Black Market Collective : From the Streets


For most Berlin newbies (and even a few more experiened ex-pats) references to the locality of Lichtenberg ring few bells. Or, if so, perhaps the description “outside of the ring” is enough to bring to mind several negative stereotypes–Neo Nazis and plattenbau’s? Nein danke. I think I would rather drink a Spree-water cocktail sir. So it is safe to say I was skeptical of the recent buzz around the growing alternative scene in Lichtenberg–but a collective exhibition featuring some of my favorite Berlin urban artists was enough to make me throw my misgivings to the wind and make the cold, dreary trek out to the unconventional locale.




A converted margarine factory set the stage for my first Lichtenberg experience, “From the Streets,” the inaugural group show from the newly formed Black Market Collective–a side project of Alternative Berlin housing 131 resident artists and inviting all to come participate–providing space and supplies when needed–everything from wheat paste to bolt cutters.




A massive factory floor littered with colorful and enticing artworks greeted me as I stumbled into the gallery–packed to the gills with the usual art crowd–both Germans and ex-pats, familiar and strange faces floated past. One of the most recognizable staples in the Berlin art community and curator of the event, Adrian Buendia from the popular Neukölln gallery, Idrawalot, mingled with the crowd and explained his involvement in the show. “The inspiration for the show was simple: A group show to kick off the space,” he said. “It was a good way to open a new space. First off, you get a good mix of art. Second, you get a lot of people coming as well so it helps with the promotion of the space. I had contact with Soon and Jones, two artists that are very active on the streets, and they approached me with an idea of a group show–I told them about this new space and the idea kind of formed from there.”




The concept of a group show is not groundbreaking in any sense, but what was instantly apparent to me as I sauntered past the various offerings was the refreshing notion that the show had no underlying theme. From a Rapanth’s pug portraits to hilarious illustrations by Haevi that instantly reminded me of Ed, Edd, n Eddy or other such Nickelodeon cartoons from my childhood–each artist presented their work maintaining their individual artist essence–a nice change as many group shows tend to become a forced combination of different perspectives trying to conform to a certain theme. “We are presenting work from artists who have never presented formally in a gallery,” explained Buendia, “This was the first show for Soon, Jones and Rapanth so this was a new experience for them as well…We have a mix of artist that not only do work on the streets but actually document it.”This documentation of the streets is readily apparent in a stunning series of photographs from Lucky Cat, a native Berliner who has been documenting the street art scene since 2008. One of the most impressive though not part of the exhibition was a large aerial photo of Görlitzer Bahnhof from the perspective of a street artist tagging a building by the extremely prolific bomber and photographer JUST.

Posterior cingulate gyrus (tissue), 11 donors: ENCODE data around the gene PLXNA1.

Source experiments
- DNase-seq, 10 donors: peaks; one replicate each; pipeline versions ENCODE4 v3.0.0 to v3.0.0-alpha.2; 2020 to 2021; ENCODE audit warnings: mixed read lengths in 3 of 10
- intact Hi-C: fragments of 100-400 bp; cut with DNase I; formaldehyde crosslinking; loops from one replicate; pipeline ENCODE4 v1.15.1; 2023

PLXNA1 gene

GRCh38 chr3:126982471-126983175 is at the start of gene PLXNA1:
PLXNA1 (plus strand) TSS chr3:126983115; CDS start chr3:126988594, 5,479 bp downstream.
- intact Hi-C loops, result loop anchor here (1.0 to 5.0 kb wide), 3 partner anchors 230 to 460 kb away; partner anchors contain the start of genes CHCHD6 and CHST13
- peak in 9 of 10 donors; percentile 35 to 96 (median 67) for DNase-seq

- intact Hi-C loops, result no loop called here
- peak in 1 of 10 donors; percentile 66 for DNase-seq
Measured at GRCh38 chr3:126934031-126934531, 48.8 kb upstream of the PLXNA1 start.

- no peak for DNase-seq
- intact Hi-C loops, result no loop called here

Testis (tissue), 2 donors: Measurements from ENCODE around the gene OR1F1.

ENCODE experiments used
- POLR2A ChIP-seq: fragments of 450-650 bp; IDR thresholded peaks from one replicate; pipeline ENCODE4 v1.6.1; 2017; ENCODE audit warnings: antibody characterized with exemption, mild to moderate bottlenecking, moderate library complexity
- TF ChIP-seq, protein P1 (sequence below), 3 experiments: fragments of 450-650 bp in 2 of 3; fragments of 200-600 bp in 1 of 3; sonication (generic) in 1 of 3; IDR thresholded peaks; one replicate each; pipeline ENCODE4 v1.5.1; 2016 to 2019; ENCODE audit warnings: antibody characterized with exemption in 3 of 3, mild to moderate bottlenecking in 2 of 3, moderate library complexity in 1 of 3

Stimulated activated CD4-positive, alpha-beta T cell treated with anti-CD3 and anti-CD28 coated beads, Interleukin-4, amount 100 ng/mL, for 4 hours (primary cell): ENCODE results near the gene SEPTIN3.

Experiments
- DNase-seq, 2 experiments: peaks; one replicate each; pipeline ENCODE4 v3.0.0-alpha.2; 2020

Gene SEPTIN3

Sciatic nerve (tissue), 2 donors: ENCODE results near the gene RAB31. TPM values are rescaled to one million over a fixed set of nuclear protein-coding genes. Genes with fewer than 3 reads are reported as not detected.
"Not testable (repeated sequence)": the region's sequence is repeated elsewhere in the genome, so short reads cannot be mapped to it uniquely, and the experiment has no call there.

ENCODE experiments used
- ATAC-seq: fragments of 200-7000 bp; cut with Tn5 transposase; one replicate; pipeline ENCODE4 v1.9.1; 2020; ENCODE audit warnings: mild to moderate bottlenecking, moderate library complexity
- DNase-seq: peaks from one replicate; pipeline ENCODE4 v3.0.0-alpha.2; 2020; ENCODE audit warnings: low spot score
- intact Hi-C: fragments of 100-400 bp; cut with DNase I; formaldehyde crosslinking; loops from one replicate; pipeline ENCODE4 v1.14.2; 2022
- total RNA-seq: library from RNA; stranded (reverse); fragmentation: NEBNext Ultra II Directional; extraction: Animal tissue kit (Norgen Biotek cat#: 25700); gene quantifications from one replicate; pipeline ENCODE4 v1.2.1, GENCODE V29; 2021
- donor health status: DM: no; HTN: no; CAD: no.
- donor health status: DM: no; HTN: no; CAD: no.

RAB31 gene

Other standouts included the banksy-esque gas mask prints from emerging Berlin artist, Soon, and a series of illustrations by Boing which reminded me of one of my favorite childhood novels, “Where the Wild Things Are” but depicted with an almost film-noir set up–the artist illuminates only certain highly-detailed objects in the darkness to create an other-worldly vibe. All-in-all, it was a great show.




Amiable but still edgy crowd, great location, and wicked art (much of which was quite affordable, even for Berlin standards) But I had to ask, Why Lichtenberg? “The whole area is very vibrant with art so it’s nice to be away from the typical art spaces in Berlin.” Buendia explained. It’s seems to be getting cramped and saturated ‘within the ring’ so venturing out to other areas is a positive thing.




Not only is the space bigger but you also have some interesting structures all around the neighborhood. It’s a whole different vibe.”So if you fancy yourself an explorer, or just want to get away from the hustle of Berlin’s inner districts and see something new, come and check out Black Market’s “From the Streets” which runs until mid January.